Honestly, when I first heard of the band School is Cool, I found its name ridiculous. But, as it goes with silly band names (The Beatles, anyone?), once you like the music, you forget the meaning of the words and connect them solely to the sound. “School is Cool has proven to be a catchy name,” Genard admits. “Once you’ve heard it, it seems to stick with you.”
The Antwerp fivesome rose to fame in the spring of 2010 when it won the Humo Rock Rally, Flanders’ most influential rock‘n’roll contest. In the past, this biennial has launched the careers of Das Pop, Goose and The Van Jets.
School is Cool immediately became a favourite of top rock and pop radio station Studio Brussel: It saw three songs topping De Afrekening (The Reckoning), the top songs chart voted by the station’s listeners. Two months ago, School is Cool released its debut album Entropology, which went gold within a few weeks.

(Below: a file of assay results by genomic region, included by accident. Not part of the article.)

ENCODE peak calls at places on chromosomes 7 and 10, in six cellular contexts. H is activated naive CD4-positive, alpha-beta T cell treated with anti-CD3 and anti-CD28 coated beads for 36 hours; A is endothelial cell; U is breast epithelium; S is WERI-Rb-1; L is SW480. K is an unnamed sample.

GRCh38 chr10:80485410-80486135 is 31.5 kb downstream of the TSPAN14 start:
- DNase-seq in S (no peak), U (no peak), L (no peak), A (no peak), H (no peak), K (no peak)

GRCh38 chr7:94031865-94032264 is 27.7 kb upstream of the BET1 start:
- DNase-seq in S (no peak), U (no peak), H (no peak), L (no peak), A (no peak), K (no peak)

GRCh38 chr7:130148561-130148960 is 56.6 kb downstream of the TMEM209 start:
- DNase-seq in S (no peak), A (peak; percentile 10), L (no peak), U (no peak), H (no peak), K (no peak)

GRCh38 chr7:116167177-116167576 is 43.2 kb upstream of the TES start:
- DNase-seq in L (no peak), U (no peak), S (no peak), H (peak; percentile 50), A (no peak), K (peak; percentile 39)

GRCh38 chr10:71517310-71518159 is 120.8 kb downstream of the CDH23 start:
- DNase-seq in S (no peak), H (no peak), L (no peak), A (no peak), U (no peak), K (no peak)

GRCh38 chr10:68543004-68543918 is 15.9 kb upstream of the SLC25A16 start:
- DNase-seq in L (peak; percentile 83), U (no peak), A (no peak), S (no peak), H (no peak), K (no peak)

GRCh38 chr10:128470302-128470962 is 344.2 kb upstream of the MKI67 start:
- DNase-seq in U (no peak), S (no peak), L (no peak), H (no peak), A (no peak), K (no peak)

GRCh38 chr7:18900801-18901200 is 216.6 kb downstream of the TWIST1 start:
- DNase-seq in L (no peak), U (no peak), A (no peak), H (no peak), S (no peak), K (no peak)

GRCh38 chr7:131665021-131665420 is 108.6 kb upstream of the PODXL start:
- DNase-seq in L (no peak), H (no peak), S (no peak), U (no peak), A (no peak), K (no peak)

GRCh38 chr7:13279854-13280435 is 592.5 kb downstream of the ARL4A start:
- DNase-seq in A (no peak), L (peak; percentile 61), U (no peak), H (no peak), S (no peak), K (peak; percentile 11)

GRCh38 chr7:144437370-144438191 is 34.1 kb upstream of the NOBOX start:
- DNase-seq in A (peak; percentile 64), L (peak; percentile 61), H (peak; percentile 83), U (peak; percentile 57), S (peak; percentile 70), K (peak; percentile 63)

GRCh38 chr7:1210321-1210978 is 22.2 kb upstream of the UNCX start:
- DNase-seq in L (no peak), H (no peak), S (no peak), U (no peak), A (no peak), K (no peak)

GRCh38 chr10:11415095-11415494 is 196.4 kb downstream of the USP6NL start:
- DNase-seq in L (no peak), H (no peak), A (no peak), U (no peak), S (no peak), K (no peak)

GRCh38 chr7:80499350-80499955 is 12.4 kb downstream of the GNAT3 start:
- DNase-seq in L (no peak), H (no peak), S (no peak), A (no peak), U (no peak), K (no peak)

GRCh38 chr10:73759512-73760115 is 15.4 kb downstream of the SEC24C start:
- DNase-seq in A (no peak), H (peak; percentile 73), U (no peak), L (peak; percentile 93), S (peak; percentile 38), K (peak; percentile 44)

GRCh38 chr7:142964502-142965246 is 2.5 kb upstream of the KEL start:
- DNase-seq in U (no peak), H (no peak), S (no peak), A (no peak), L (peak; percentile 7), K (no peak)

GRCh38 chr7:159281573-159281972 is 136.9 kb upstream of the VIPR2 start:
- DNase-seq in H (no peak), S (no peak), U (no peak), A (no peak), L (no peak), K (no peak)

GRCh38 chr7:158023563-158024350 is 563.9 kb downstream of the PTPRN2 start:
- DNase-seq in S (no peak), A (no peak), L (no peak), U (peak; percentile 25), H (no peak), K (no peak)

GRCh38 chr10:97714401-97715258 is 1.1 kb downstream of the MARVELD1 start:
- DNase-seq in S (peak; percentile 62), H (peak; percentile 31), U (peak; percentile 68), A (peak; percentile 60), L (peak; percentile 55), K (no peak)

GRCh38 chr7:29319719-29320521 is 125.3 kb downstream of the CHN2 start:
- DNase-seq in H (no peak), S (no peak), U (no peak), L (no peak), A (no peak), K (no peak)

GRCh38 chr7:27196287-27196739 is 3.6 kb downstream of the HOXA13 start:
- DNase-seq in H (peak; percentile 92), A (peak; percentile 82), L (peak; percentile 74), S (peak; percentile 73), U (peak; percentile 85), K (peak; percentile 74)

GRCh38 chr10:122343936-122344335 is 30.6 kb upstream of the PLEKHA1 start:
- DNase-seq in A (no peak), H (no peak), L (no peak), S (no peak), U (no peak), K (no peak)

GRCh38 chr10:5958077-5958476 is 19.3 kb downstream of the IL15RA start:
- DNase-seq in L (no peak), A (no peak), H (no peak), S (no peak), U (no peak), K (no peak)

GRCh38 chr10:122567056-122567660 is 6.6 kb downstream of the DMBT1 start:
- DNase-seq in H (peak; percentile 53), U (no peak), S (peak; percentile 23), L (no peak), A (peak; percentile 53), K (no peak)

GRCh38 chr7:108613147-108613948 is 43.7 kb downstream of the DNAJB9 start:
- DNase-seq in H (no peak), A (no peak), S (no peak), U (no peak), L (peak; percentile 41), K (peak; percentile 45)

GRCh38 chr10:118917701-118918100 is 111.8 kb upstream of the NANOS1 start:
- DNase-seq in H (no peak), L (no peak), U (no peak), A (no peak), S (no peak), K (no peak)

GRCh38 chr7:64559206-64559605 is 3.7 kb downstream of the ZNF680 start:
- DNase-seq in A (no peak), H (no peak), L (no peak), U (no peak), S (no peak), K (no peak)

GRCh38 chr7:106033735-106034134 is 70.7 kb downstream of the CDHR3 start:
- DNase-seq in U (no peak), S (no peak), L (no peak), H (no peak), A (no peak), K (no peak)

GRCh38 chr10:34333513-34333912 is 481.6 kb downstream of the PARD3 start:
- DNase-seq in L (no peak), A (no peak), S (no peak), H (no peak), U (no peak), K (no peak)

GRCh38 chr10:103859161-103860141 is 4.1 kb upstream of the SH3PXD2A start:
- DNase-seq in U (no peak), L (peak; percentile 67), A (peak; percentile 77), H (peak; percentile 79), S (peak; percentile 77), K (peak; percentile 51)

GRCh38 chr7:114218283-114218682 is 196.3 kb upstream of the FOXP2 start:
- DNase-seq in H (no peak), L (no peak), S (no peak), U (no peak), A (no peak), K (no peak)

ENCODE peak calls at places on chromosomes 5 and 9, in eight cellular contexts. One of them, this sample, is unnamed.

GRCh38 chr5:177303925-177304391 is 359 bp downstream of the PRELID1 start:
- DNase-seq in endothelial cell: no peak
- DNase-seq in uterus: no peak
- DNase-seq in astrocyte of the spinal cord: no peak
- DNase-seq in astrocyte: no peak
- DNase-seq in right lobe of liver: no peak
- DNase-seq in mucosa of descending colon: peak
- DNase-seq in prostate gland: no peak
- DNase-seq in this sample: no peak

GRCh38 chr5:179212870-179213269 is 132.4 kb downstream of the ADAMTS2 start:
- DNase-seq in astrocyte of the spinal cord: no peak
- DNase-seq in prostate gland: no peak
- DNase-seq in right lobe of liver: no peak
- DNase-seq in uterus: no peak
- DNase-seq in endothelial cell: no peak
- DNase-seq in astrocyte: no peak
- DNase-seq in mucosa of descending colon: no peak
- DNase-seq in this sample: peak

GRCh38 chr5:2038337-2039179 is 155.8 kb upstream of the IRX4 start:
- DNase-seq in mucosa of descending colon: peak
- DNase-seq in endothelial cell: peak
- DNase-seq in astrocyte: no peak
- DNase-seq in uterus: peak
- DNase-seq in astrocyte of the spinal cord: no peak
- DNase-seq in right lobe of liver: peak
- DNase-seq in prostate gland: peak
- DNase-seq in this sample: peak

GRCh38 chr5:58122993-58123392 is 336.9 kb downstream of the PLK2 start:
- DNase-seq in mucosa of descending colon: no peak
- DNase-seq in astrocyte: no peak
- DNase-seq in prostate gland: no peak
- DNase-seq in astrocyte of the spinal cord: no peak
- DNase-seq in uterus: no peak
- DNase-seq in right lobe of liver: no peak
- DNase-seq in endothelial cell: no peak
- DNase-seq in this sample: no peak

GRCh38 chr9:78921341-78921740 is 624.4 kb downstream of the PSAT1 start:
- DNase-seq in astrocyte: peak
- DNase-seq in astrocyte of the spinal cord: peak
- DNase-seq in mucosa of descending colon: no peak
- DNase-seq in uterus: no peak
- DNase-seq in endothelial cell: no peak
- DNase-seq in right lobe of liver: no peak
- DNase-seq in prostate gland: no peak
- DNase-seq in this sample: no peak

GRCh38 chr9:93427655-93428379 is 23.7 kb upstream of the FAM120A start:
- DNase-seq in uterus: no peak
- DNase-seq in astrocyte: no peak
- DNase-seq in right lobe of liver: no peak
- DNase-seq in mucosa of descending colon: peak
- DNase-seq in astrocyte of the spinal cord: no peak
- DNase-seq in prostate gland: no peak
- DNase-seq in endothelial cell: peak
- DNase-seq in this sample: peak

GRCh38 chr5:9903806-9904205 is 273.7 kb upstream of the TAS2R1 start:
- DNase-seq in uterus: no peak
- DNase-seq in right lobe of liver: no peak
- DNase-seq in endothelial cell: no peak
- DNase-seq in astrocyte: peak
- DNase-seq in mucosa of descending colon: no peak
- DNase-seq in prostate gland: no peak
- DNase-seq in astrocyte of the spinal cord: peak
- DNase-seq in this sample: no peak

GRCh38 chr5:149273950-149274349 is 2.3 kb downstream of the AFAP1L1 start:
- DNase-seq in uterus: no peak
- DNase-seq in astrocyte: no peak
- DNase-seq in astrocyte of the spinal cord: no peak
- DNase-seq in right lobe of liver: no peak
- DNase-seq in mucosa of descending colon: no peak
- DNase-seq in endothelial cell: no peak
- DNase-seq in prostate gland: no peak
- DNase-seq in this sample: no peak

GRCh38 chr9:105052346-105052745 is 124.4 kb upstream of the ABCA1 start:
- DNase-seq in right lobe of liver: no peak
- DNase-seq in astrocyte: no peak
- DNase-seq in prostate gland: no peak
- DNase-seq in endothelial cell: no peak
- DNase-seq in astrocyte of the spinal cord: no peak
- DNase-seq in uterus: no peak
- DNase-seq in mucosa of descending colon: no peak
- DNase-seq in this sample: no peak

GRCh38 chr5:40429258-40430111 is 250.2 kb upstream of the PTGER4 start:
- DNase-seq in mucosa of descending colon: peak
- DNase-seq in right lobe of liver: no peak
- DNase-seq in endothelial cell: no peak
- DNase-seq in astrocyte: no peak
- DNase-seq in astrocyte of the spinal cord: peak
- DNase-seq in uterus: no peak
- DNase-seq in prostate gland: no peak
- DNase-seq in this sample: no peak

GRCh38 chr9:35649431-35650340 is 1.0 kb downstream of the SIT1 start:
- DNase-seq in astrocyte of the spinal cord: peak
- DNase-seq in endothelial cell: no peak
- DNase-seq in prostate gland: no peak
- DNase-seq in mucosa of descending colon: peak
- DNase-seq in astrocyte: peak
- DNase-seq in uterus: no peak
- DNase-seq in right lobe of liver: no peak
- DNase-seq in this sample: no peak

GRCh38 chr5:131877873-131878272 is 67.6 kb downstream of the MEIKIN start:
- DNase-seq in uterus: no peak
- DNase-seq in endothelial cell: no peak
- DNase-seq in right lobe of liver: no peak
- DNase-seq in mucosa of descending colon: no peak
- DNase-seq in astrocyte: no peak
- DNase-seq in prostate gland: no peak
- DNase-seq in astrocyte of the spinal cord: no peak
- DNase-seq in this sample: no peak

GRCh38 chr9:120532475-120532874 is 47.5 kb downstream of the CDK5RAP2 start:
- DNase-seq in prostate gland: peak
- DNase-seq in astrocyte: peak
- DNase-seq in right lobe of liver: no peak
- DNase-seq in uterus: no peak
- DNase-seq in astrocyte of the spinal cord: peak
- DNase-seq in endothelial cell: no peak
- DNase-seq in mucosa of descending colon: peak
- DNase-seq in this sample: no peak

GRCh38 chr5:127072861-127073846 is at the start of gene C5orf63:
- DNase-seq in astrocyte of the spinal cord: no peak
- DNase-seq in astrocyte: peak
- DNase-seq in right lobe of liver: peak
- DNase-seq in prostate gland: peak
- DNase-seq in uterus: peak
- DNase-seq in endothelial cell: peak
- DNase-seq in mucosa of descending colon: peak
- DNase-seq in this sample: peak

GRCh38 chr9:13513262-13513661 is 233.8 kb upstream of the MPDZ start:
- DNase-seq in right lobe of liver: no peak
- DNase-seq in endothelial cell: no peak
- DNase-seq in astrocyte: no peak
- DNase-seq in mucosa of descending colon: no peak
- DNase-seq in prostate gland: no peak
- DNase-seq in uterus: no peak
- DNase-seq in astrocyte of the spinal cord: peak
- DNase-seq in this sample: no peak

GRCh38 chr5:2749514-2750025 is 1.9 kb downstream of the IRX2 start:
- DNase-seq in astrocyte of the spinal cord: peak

How would Genard, 23, have reacted when someone predicted all this two years ago? “I’d have taken the Mickey out of them.” Though he clarifies: “Of course, I hoped for all of it. But it sounded utterly impossible.”
Dreams do come true, the band proves. But their realisation comes with a price: Genard (airborne in the photo, right) has had no time in the past year to follow his philosophy studies. “I fear that at one point in the near future, I’ll have to choose. That’s gonna be hard,” he sighs.
But really, he’s already made the decision. “Music! It has the best outlook. Not that I started making music because I wanted to earn money with it. Nor did I choose philosophy for that reason. But I admit that in the end, that economic aspect does play a small role.”
“Entropology” is a concept that pops up in thermodynamics as well as in philosophy. It was coined by the French structuralist Claude Lévi-Strauss. Genard, of course, is aware of this, but he had chosen the title “before I discovered its meaning. I like the sound of the word. And the inherent link with anthropology, since as a songwriter I feel like an anthropologist: I describe the world around me.”